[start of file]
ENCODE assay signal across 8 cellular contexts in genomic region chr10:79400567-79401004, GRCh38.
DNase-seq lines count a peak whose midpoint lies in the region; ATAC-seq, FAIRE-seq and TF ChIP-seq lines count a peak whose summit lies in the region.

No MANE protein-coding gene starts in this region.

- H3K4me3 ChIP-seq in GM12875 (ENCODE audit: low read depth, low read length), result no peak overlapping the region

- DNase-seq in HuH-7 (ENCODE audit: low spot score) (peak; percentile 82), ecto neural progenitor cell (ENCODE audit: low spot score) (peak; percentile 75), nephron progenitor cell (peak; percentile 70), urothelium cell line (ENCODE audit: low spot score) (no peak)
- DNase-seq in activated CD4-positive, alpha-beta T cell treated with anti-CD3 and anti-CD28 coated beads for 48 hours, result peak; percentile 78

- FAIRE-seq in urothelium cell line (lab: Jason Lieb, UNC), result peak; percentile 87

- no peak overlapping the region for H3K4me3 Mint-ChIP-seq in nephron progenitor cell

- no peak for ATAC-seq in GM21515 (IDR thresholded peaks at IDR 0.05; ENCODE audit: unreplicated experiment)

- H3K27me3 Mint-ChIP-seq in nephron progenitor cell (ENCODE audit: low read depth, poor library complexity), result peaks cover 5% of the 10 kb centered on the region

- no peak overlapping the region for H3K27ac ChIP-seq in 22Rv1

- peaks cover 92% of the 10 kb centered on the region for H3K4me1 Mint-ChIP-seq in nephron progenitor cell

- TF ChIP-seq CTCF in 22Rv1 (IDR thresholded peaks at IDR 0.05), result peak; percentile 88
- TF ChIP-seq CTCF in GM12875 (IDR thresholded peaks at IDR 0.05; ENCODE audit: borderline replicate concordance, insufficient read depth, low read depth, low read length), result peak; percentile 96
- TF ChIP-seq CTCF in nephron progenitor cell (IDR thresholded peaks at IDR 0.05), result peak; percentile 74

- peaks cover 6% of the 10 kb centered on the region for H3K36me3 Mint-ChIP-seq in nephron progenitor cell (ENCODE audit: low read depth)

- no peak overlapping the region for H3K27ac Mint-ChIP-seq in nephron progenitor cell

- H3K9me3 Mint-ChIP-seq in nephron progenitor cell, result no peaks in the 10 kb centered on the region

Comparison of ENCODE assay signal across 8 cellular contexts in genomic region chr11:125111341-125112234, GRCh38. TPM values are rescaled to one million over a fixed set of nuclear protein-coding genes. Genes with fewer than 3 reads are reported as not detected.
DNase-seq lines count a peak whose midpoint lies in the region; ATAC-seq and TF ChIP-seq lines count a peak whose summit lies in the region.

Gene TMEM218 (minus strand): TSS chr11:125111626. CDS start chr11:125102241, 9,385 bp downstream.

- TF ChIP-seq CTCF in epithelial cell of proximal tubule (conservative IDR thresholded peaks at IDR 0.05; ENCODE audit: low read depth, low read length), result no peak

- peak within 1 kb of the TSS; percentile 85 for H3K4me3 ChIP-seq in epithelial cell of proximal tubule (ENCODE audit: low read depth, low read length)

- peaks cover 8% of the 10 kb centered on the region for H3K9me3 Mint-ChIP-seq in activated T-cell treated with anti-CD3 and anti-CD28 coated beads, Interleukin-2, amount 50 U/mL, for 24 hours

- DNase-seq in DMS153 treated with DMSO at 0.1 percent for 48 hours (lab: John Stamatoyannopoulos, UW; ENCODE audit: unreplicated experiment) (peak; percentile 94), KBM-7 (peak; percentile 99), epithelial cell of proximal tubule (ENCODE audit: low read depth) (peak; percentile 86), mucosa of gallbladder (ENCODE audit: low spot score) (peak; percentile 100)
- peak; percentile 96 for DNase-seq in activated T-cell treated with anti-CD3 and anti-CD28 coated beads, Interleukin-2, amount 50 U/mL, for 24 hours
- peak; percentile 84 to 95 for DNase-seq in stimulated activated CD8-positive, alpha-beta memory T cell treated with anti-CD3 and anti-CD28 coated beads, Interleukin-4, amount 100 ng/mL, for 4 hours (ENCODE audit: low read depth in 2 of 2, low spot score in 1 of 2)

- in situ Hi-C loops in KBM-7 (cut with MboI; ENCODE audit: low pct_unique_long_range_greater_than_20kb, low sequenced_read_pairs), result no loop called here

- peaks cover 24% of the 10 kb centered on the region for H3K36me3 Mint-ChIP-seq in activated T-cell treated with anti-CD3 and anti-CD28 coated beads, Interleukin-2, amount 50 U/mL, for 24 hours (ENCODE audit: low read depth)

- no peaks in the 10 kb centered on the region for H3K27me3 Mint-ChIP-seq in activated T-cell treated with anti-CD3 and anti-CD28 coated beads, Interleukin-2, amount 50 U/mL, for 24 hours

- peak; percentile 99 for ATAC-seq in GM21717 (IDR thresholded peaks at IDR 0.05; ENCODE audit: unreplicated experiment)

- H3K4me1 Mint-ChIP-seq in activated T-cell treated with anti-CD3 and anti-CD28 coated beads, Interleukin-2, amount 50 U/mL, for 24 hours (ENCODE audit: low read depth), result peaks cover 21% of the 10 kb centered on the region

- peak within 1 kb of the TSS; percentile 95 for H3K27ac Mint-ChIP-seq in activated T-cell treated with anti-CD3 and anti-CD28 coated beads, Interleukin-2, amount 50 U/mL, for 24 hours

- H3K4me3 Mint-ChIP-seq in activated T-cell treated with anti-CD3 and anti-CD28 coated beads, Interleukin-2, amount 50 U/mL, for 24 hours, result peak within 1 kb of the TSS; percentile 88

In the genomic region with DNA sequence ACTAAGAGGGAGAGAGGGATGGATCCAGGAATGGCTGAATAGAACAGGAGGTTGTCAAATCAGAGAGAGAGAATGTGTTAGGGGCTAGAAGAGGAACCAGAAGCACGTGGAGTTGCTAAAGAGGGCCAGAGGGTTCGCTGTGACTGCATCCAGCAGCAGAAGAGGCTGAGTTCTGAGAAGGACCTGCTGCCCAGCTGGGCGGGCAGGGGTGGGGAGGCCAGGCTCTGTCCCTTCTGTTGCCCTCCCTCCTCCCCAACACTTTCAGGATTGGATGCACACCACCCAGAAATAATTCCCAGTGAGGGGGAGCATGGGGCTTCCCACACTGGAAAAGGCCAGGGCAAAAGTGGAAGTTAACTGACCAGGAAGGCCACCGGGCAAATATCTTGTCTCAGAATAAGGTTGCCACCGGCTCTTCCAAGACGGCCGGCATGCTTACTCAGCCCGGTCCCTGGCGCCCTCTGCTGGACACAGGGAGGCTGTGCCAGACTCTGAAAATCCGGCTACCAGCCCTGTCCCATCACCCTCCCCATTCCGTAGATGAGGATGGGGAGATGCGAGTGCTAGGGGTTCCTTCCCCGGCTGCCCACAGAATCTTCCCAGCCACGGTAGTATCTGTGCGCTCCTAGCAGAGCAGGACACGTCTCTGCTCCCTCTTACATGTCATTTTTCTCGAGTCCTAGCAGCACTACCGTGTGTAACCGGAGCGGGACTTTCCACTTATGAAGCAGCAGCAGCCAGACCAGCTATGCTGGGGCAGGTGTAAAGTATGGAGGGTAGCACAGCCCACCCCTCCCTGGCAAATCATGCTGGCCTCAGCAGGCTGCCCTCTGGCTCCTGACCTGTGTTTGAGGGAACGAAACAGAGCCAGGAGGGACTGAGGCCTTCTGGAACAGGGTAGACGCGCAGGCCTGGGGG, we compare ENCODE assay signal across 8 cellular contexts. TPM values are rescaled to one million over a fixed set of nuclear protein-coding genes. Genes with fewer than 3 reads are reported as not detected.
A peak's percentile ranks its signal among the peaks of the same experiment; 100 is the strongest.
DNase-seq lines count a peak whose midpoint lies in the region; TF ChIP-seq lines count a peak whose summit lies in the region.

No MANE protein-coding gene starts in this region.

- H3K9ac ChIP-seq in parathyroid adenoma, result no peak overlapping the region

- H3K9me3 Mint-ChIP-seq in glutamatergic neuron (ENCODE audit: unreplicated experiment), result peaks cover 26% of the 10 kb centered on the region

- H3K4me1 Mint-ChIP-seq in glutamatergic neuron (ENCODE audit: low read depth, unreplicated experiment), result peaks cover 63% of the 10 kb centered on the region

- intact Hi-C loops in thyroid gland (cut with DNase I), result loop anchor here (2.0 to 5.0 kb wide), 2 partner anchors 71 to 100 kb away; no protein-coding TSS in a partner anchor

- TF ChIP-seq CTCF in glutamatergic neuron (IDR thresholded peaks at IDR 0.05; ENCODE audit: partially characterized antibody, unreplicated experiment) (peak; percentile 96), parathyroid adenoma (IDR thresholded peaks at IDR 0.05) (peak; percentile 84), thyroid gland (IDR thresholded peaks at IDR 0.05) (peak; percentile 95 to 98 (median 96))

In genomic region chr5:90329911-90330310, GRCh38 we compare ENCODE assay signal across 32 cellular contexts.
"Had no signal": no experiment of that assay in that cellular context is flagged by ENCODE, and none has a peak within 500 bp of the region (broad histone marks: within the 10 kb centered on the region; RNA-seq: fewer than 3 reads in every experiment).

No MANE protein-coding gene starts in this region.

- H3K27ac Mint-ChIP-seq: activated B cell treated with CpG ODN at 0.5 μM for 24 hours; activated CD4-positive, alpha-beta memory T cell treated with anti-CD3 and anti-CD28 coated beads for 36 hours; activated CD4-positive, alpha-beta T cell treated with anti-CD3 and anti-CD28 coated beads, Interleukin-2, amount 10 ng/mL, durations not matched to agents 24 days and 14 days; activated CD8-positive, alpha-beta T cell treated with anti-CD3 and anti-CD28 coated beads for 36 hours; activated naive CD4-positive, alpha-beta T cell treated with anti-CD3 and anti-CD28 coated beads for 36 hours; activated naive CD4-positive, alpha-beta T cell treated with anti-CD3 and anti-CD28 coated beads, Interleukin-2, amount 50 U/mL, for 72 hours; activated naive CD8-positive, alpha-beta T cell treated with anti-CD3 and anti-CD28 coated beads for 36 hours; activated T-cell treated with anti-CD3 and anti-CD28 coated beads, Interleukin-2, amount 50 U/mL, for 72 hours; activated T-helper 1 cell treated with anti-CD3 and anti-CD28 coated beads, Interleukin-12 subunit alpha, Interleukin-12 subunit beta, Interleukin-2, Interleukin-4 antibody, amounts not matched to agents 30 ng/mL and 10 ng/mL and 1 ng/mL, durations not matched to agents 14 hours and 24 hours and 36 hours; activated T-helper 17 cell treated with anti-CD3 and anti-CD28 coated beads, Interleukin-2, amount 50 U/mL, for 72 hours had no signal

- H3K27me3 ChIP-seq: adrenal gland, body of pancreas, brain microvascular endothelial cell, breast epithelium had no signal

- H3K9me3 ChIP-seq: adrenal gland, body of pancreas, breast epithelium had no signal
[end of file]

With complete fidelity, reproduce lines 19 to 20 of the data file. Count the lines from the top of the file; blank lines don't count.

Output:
Comparison of ENCODE assay signal across 8 cellular contexts in genomic region chr11:125111341-125112234, GRCh38. TPM values are rescaled to one million over a fixed set of nuclear protein-coding genes. Genes with fewer than 3 reads are reported as not detected.
DNase-seq lines count a peak whose midpoint lies in the region; ATAC-seq and TF ChIP-seq lines count a peak whose summit lies in the region.